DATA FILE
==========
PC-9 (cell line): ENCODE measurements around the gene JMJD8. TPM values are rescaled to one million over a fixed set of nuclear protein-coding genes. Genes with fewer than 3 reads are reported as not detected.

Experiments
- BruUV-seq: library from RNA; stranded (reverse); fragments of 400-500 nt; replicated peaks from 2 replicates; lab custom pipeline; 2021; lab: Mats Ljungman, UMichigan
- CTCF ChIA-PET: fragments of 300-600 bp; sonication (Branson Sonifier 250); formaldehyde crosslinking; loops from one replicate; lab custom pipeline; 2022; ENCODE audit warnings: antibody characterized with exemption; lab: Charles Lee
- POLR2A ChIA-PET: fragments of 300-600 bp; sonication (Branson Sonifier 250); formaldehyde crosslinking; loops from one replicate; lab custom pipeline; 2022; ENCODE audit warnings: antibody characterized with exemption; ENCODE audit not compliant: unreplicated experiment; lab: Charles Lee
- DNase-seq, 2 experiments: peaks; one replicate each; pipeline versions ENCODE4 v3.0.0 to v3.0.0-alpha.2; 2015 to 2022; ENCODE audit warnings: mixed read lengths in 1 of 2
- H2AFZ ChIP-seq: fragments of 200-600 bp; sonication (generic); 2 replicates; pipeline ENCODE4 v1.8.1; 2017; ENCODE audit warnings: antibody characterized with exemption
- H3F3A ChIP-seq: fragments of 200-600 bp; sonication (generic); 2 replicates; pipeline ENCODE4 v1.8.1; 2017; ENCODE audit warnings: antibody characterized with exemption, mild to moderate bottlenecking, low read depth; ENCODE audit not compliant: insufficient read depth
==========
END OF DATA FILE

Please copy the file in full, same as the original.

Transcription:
PC-9 (cell line): ENCODE measurements around the gene JMJD8. TPM values are rescaled to one million over a fixed set of nuclear protein-coding genes. Genes with fewer than 3 reads are reported as not detected.

Experiments
- BruUV-seq: library from RNA; stranded (reverse); fragments of 400-500 nt; replicated peaks from 2 replicates; lab custom pipeline; 2021; lab: Mats Ljungman, UMichigan
- CTCF ChIA-PET: fragments of 300-600 bp; sonication (Branson Sonifier 250); formaldehyde crosslinking; loops from one replicate; lab custom pipeline; 2022; ENCODE audit warnings: antibody characterized with exemption; lab: Charles Lee
- POLR2A ChIA-PET: fragments of 300-600 bp; sonication (Branson Sonifier 250); formaldehyde crosslinking; loops from one replicate; lab custom pipeline; 2022; ENCODE audit warnings: antibody characterized with exemption; ENCODE audit not compliant: unreplicated experiment; lab: Charles Lee
- DNase-seq, 2 experiments: peaks; one replicate each; pipeline versions ENCODE4 v3.0.0 to v3.0.0-alpha.2; 2015 to 2022; ENCODE audit warnings: mixed read lengths in 1 of 2
- H2AFZ ChIP-seq: fragments of 200-600 bp; sonication (generic); 2 replicates; pipeline ENCODE4 v1.8.1; 2017; ENCODE audit warnings: antibody characterized with exemption
- H3F3A ChIP-seq: fragments of 200-600 bp; sonication (generic); 2 replicates; pipeline ENCODE4 v1.8.1; 2017; ENCODE audit warnings: antibody characterized with exemption, mild to moderate bottlenecking, low read depth; ENCODE audit not compliant: insufficient read depth